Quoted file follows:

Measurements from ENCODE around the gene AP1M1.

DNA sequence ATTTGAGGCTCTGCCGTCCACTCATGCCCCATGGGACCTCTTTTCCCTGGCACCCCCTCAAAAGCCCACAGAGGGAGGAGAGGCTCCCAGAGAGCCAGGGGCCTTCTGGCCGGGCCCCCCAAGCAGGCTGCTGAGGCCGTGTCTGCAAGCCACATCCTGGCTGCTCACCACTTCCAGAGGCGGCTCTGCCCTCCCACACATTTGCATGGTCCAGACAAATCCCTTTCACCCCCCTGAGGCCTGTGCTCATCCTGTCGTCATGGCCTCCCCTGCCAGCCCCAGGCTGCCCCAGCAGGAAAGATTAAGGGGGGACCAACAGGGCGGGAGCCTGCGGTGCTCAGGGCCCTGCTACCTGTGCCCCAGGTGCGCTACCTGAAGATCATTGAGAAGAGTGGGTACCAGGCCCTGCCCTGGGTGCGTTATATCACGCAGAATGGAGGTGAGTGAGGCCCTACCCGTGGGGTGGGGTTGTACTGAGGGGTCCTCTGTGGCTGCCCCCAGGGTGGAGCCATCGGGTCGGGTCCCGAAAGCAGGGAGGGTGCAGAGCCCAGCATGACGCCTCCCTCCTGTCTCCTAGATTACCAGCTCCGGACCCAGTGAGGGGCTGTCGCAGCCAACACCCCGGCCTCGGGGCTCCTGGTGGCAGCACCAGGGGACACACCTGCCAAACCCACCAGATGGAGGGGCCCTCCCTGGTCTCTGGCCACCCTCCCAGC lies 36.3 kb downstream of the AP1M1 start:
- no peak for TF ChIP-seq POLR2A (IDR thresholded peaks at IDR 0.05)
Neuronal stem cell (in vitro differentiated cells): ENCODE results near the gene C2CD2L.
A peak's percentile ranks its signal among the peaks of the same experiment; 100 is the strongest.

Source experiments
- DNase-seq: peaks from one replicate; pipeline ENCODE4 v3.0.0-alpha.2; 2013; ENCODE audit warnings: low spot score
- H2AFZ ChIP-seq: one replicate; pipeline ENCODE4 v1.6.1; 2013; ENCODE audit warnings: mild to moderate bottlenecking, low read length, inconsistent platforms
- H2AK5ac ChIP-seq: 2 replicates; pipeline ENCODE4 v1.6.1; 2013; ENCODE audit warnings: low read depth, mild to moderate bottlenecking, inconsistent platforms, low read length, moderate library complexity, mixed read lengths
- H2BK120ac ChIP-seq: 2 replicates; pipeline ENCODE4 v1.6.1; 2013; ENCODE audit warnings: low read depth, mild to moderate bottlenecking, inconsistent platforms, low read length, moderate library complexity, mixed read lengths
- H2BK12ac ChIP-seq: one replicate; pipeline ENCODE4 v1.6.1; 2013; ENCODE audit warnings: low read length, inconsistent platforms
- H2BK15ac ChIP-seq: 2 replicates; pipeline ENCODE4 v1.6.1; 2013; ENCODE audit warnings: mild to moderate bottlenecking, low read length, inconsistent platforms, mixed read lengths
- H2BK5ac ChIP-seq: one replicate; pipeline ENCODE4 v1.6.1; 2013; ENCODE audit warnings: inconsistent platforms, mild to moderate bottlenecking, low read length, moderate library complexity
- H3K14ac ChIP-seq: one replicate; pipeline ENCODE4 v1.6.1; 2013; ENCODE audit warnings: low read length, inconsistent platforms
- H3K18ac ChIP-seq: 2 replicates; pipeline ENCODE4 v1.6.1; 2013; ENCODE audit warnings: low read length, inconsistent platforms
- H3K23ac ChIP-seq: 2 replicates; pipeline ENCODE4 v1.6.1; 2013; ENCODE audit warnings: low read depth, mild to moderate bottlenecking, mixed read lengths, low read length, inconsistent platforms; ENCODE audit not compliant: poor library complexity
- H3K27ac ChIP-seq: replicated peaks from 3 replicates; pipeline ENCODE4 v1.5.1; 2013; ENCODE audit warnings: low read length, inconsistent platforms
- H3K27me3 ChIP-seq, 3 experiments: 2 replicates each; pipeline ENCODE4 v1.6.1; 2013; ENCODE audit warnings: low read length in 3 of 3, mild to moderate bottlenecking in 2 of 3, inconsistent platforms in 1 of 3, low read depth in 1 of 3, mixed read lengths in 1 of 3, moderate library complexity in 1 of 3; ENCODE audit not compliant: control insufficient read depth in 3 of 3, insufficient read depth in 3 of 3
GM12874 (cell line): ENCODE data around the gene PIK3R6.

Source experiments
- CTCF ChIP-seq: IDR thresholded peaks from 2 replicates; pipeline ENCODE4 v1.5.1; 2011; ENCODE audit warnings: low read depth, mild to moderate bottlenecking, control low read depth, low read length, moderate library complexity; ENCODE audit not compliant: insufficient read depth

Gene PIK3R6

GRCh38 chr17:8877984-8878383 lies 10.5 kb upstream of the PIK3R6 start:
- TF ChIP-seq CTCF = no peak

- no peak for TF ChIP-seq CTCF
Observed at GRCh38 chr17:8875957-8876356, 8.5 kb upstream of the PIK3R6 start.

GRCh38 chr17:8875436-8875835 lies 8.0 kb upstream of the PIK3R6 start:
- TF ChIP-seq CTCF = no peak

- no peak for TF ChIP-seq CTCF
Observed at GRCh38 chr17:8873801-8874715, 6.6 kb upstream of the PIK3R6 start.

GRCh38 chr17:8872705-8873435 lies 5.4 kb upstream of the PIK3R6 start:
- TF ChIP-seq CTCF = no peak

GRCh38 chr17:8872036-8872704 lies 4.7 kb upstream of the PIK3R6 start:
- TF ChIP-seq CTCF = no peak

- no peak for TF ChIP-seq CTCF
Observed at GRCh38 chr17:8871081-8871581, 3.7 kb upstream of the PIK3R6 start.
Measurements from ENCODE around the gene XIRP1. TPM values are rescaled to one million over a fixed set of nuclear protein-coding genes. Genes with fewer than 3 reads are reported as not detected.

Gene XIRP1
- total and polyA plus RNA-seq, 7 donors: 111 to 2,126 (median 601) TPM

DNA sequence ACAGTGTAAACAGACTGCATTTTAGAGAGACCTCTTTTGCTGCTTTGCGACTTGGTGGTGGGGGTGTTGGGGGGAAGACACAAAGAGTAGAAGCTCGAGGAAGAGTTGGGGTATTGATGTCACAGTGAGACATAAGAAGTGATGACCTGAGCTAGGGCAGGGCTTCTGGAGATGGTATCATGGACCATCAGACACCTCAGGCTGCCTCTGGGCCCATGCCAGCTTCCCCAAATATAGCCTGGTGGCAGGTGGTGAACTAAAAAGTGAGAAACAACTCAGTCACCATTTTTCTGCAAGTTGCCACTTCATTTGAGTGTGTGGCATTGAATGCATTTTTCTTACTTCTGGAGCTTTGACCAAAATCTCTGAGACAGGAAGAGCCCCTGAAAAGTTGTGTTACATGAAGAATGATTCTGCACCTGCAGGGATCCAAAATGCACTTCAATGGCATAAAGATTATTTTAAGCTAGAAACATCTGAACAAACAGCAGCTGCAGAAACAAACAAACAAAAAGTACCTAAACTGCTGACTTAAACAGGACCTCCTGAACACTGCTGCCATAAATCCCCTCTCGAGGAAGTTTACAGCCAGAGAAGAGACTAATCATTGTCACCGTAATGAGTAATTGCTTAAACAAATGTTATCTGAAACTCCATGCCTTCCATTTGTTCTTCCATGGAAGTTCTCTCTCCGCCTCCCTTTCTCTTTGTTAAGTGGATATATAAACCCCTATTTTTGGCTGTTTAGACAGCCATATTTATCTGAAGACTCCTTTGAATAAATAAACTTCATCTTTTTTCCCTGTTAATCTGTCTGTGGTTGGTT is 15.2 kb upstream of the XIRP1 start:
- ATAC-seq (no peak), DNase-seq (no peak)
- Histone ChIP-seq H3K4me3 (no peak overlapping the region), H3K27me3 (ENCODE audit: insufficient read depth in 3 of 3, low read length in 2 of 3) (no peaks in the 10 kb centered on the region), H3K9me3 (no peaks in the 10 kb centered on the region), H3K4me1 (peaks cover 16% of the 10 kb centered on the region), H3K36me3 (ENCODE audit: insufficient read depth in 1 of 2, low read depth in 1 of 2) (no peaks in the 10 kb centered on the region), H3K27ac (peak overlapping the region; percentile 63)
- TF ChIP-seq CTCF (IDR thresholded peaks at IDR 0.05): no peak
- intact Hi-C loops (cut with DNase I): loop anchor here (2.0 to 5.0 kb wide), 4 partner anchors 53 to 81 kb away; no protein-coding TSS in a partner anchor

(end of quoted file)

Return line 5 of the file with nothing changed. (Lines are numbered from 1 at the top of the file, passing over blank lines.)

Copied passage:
A peak's percentile ranks its signal among the peaks of the same experiment; 100 is the strongest.